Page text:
Source: LGBTI NEWS TURKEY, simultaneous translation at event, 10 December 2013.
First of all we would like to thank you for this opportunity on this very important day, on human rights day. I am representing the main opposition party from Turkey, which is the Republican People’s Party.
Even though there is an ocean between Turkey and the US it is almost like we are neighbors. Both countries visit each other quite often and the president of the Republican People’s Party was just here. So I think everyone is following each other quite well. We are also sure that you have been following the rights violations in Turkey. These happen in various fields but the most important are the problems in the judiciary, in the freedom of expression, long detainment periods of parliamentarians as well as journalists.
LGBTI NEWS TURKEY submitted this document at the Core Group Luncheon Hosted by the European Union for LGBTI activists in New York on 9 December 2013. The same document has been serviced to the United Nations Press Office for International Human Rights Day.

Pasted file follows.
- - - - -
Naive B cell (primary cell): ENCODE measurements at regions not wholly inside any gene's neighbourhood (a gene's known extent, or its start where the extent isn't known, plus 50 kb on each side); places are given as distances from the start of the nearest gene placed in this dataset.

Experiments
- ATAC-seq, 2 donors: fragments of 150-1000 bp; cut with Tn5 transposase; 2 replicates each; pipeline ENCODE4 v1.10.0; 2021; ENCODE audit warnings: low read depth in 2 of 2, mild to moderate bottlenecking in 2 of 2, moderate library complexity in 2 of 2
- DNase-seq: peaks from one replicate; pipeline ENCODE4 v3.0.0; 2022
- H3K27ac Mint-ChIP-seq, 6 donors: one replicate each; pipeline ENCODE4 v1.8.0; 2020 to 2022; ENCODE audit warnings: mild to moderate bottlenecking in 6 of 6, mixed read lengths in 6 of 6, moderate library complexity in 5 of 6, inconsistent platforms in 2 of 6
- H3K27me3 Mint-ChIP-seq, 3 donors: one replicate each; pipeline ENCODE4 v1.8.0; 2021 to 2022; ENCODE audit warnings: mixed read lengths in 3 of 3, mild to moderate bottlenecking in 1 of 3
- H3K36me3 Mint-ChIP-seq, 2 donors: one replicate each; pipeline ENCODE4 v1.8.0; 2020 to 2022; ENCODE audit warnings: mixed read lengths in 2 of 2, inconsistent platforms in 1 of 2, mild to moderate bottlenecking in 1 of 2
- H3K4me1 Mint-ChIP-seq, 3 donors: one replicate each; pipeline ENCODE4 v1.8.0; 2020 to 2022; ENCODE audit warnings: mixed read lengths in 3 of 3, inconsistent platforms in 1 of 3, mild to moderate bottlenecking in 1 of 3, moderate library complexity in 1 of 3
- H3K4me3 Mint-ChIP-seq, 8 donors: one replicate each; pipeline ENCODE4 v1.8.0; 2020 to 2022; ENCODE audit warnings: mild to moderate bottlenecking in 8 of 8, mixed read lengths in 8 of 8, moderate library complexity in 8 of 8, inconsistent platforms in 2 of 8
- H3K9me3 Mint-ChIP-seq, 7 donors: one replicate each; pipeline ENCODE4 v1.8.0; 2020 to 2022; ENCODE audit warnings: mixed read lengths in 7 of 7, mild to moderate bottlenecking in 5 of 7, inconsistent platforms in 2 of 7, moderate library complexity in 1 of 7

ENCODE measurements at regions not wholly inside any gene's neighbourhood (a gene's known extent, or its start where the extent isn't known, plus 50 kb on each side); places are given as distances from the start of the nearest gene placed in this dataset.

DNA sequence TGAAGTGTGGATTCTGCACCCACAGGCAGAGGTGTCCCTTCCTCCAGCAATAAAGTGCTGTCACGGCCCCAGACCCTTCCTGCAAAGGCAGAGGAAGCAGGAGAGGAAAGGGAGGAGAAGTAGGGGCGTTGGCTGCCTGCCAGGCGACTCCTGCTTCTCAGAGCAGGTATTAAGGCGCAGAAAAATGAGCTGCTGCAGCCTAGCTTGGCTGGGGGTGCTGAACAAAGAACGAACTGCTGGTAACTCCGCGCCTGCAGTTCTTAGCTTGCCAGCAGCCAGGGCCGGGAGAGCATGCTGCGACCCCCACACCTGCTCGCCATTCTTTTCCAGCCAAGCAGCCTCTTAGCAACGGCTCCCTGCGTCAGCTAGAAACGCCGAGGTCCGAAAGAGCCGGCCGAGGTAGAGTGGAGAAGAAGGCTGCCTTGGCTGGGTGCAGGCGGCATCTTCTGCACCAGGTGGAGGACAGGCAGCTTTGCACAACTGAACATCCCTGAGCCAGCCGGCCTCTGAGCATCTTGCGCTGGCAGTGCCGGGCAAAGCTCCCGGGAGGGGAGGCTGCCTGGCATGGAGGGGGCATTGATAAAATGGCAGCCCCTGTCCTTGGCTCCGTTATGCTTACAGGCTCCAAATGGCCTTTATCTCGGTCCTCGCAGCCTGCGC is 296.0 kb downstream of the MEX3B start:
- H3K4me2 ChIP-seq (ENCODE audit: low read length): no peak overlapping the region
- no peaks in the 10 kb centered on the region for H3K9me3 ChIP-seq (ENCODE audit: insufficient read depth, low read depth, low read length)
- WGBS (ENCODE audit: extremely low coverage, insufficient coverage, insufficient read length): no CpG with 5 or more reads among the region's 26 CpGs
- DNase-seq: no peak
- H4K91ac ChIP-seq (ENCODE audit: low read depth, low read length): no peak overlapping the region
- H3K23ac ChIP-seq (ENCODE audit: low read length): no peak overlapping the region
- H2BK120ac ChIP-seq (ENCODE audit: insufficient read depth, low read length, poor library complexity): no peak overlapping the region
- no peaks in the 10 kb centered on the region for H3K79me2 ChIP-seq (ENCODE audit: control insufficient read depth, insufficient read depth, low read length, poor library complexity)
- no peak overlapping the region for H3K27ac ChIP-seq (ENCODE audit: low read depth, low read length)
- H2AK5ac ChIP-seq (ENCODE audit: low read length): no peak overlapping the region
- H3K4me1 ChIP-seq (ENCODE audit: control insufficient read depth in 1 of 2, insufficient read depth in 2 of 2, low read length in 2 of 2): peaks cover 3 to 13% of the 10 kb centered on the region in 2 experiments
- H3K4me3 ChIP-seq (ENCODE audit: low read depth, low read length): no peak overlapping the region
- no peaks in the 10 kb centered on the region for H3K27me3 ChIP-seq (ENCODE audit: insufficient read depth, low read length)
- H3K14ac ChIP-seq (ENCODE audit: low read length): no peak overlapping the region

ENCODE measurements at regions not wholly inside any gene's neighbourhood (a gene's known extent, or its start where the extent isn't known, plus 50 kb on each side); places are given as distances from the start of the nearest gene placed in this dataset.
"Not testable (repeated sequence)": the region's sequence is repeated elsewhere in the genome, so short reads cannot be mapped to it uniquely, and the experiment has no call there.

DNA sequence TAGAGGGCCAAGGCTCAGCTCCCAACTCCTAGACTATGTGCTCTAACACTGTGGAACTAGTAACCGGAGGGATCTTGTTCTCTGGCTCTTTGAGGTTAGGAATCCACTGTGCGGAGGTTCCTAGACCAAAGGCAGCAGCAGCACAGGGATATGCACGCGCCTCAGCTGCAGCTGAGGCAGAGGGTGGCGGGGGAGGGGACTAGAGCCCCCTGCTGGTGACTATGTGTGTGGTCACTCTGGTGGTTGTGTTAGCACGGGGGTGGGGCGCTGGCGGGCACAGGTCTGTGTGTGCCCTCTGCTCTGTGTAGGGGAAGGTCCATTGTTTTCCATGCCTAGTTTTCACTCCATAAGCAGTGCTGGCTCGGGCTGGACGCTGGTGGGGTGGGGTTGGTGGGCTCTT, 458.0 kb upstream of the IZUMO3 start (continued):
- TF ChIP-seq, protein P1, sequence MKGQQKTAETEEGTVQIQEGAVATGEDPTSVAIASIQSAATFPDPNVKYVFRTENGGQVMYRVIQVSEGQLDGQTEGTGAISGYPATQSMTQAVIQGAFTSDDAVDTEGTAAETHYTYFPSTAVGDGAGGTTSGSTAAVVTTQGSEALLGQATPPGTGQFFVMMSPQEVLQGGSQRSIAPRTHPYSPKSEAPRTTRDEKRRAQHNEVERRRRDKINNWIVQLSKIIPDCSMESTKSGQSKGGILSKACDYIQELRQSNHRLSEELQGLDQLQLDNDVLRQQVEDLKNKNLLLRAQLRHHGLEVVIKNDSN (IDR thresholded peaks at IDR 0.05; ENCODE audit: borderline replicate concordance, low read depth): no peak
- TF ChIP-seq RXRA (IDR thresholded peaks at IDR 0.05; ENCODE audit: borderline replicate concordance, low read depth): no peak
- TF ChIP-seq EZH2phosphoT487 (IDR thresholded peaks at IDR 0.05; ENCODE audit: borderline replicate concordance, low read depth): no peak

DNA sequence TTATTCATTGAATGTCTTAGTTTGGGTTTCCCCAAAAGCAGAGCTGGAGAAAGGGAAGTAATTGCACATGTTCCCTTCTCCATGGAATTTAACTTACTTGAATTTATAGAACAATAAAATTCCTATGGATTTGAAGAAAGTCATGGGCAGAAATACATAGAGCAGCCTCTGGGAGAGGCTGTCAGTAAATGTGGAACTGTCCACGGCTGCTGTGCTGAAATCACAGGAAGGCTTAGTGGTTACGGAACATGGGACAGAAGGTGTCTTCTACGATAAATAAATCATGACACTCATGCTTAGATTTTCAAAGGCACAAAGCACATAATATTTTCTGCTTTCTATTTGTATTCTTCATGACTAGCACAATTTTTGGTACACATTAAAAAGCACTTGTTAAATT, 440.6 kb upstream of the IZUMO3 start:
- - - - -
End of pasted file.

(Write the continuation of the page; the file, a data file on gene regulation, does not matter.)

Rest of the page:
Human Rights Violations in Turkey and LGBTI People
Violations of human rights in Turkey are well documented: During the 2013 Gezidemonstrations, 5 protestors were killed, more than 8,000 people were injured. Unofficial detentions and arbitrary arrests were recorded.
Turkey has one of the world’s worst records in press freedom: Data from October 2013 puts the number of imprisoned journalists at 65 for allegedly aiding terrorism and coup attempts. The trial of Hrant Dink’s murder is pending since 2007. Gag orders are widespread and media highly biased.
Though a wide-range of individuals and groups have faced rights violations, LGBTI (lesbian, gay, bisexual, trans, and intersex) people in Turkey have long been one of the most obvious targets due to deep-seated social and political prejudices that almost naturalize and render invisible some blatant forms of discrimination.
These violations occur in almost total disregard of the European Convention on Human Rights, which is binding for Turkey under international law. ECHR also takes priority over domestic law, put in motion by Article 90 of the Turkish Constitution.